The more volatile an instrument is, the wider you may want to set your closing price to avoid being stopped out by normal market fluctuations. You can use indicators like Average True Range (ATR) to gauge a pair’s volatility. 


For pairs with low liquidity (i.e. exotic pairs), setting a fixed exit can be risky because the lack of buyers could mean that your sell order is executed at a much lower price than anticipated. Always check the pair’s trading volume before placing a stop-loss order. 

Risk Tolerance 

Your personal risk tolerance should also play a role in your exit strategies. If you’re risk-averse, you might set a tighter boundaries, closer to your entry price. On the other hand, if you’re willing to tolerate some drawdown in hopes of higher returns, you might set your limits further away. 

Percentage Method 

One popular method for setting stop-loss levels is the percentage method. Here, you decide what percentage of the pair price you’re willing to risk before closing the trade. For example, a common percentage in forex day-trading is 1%. In fact, it is not uncommon to use a 3:1 risk-reward ratio, which means that you take profit when the pair gains 3% and close when it drops 1%. 

Exit Strategies and Manual Selling 

Why You Need an Exit Strategy 

The short answer is: because you do, it’s the sensible thing to do. It helps you define your goals and outlines the conditions under which you’ll close a trade, either to lock in profits or limit losses. An exit strategy can help you avoid emotional decision-making, which is often detrimental to your investment performance. 

Manually Selling Your Position 

Market Orders

If you want to sell your position immediately, you can place a market order. This type of order guarantees immediate execution but offers no control over the price at which your position will be sold. This is useful when you need to exit a position quickly but can be risky in volatile markets.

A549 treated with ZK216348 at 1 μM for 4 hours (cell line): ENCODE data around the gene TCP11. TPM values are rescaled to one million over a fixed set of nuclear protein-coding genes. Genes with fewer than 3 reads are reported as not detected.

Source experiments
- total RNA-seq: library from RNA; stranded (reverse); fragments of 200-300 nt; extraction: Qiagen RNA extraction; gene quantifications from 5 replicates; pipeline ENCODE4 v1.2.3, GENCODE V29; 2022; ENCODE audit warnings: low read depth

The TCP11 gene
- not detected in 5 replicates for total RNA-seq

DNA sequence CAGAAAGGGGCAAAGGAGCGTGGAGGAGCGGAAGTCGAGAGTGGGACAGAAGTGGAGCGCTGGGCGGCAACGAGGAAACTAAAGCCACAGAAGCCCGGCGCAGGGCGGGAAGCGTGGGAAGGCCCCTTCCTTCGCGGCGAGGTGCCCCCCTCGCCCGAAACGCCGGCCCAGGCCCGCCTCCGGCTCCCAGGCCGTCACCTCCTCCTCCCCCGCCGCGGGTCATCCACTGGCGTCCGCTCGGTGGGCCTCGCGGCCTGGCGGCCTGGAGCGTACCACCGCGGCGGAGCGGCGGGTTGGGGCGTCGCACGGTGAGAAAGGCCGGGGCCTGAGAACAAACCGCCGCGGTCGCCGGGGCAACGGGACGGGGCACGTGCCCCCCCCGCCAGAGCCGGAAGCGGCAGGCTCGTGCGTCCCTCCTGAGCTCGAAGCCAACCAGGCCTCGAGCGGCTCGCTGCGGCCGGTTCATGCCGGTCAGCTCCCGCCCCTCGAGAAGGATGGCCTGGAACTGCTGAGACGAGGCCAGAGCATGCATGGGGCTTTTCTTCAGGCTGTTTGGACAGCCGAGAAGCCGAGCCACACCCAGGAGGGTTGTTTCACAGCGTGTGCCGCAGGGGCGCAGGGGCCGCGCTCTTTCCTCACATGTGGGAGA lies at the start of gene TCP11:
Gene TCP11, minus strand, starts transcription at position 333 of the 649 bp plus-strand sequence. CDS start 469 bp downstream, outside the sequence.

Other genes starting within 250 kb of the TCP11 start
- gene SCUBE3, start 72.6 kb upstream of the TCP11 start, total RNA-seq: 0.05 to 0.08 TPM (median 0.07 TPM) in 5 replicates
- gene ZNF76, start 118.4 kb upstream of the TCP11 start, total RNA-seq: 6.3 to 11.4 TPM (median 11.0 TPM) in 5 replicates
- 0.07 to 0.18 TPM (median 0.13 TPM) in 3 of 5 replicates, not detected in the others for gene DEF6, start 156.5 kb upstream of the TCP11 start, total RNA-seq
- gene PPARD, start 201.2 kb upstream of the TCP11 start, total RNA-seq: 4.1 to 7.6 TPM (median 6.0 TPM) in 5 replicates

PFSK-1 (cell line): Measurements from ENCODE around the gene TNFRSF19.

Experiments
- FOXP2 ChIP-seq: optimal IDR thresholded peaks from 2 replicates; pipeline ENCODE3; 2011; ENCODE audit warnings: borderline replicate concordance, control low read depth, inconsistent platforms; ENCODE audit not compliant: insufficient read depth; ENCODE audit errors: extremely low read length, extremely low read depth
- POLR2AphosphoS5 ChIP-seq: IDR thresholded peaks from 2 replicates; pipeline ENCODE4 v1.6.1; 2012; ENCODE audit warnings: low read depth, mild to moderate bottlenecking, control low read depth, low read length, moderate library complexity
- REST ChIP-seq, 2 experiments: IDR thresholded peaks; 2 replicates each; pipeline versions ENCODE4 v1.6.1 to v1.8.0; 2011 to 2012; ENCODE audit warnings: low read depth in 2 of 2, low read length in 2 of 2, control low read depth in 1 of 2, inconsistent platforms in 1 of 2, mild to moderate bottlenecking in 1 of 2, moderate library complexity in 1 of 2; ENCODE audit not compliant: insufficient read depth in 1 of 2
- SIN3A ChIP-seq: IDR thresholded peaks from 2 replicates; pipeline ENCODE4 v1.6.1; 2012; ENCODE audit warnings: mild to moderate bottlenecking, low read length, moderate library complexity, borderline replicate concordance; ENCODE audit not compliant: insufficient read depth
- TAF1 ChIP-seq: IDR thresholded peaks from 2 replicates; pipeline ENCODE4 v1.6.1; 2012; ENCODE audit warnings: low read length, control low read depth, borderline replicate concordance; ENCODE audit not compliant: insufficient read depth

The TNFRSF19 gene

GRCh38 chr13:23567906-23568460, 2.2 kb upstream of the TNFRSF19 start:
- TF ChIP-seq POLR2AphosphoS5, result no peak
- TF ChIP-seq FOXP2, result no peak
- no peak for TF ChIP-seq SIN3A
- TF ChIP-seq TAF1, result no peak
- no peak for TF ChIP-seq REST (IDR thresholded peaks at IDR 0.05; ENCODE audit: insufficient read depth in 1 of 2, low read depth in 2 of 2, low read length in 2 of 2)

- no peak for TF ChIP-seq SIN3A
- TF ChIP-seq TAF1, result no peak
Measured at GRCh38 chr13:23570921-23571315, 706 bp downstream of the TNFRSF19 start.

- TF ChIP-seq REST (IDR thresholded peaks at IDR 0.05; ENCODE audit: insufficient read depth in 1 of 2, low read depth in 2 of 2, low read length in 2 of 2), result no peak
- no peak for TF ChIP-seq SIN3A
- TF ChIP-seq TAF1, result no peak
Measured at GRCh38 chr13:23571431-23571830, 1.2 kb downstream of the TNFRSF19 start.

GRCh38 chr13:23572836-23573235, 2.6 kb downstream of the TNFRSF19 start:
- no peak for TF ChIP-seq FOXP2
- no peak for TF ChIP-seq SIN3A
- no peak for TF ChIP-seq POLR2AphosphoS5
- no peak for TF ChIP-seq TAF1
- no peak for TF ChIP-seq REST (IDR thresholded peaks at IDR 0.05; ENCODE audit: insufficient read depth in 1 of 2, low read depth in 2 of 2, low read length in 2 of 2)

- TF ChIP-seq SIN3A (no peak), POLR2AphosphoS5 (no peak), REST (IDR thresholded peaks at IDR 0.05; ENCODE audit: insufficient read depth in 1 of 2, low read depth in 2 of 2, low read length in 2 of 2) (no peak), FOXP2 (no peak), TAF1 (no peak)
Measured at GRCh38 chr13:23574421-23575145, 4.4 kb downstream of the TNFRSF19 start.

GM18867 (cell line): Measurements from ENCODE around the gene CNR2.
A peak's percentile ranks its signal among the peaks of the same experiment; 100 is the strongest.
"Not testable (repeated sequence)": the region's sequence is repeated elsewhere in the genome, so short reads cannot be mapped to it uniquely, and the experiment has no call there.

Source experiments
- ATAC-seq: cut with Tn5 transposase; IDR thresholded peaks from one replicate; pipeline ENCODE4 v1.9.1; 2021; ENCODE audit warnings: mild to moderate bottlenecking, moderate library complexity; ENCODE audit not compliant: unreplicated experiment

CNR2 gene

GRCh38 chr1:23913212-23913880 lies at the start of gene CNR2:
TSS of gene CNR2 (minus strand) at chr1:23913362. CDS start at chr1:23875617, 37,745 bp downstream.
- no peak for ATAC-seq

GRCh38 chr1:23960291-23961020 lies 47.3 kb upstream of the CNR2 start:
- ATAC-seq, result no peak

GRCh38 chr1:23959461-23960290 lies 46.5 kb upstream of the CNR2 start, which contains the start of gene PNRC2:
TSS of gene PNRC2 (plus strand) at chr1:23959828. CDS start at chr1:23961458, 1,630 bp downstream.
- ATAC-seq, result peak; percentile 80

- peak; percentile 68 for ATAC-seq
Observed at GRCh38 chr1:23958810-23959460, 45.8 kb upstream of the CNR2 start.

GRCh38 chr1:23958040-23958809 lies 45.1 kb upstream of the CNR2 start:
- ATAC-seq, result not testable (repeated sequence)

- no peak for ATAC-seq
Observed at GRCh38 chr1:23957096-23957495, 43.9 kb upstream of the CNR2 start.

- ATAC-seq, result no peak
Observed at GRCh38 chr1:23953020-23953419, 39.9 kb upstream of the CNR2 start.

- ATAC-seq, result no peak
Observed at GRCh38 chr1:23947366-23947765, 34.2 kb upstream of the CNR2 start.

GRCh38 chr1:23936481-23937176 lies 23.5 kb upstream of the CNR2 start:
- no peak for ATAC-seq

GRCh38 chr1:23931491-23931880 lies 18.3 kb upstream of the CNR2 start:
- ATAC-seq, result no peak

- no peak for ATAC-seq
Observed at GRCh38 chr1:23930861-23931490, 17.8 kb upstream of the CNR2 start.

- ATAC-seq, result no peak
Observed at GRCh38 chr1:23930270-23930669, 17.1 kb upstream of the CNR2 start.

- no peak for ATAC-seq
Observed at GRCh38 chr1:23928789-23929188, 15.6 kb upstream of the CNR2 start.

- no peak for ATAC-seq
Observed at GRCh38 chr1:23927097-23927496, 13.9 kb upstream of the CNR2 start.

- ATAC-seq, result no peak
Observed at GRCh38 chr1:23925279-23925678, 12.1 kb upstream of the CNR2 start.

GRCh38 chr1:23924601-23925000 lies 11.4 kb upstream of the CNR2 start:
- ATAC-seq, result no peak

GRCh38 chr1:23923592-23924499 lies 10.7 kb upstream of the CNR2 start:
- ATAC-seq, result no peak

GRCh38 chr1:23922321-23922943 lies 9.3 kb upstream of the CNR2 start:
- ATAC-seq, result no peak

Limit Orders

If you prefer to have control over the selling price, you can use a limit order. This type of order specifies the minimum price you’re willing to accept to exit your trade. While it guarantees that you won’t close below a certain price, it doesn’t guarantee that the order will be executed, especially in fast-moving markets. 

Good-Til-Canceled Orders

You can set your limit orders to expire at the end of the trading day or keep them open until they are either executed or canceled. This type of order is known as a Good-Til-Canceled (GTC) order and can be useful for traders who have a specific price target in mind and are willing to wait. Depending on the rules of your prop trading firm, you might want to watch out for rollover fees and the ability to keep positions open over the weekend. 


Stop-loss orders are an invaluable tool for any trader looking to manage risk effectively. By understanding the different types of exits and how to use them, you can make more informed decisions and protect your funded account from significant losses. Always remember, investing is not just about making profits; it’s also (and many people would say chiefly) about preserving capital and managing risk.